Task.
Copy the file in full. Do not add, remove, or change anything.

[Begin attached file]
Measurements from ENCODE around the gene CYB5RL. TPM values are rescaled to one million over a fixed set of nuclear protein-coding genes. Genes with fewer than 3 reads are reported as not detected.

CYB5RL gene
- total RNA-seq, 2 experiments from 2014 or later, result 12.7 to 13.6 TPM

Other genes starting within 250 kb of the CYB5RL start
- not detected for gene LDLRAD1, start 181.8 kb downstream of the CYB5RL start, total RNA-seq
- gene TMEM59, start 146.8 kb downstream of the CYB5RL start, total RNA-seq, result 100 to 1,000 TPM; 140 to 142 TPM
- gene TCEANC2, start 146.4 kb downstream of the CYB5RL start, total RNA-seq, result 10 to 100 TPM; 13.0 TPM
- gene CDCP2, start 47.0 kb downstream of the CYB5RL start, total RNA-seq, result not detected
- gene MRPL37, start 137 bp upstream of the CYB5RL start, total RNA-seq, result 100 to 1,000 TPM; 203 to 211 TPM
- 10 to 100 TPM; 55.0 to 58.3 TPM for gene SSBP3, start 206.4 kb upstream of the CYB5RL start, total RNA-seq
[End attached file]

Measurements from ENCODE around the gene CYB5RL. TPM values are rescaled to one million over a fixed set of nuclear protein-coding genes. Genes with fewer than 3 reads are reported as not detected.

CYB5RL gene
- total RNA-seq, 2 experiments from 2014 or later, result 12.7 to 13.6 TPM

Other genes starting within 250 kb of the CYB5RL start
- not detected for gene LDLRAD1, start 181.8 kb downstream of the CYB5RL start, total RNA-seq
- gene TMEM59, start 146.8 kb downstream of the CYB5RL start, total RNA-seq, result 100 to 1,000 TPM; 140 to 142 TPM
- gene TCEANC2, start 146.4 kb downstream of the CYB5RL start, total RNA-seq, result 10 to 100 TPM; 13.0 TPM
- gene CDCP2, start 47.0 kb downstream of the CYB5RL start, total RNA-seq, result not detected
- gene MRPL37, start 137 bp upstream of the CYB5RL start, total RNA-seq, result 100 to 1,000 TPM; 203 to 211 TPM
- 10 to 100 TPM; 55.0 to 58.3 TPM for gene SSBP3, start 206.4 kb upstream of the CYB5RL start, total RNA-seq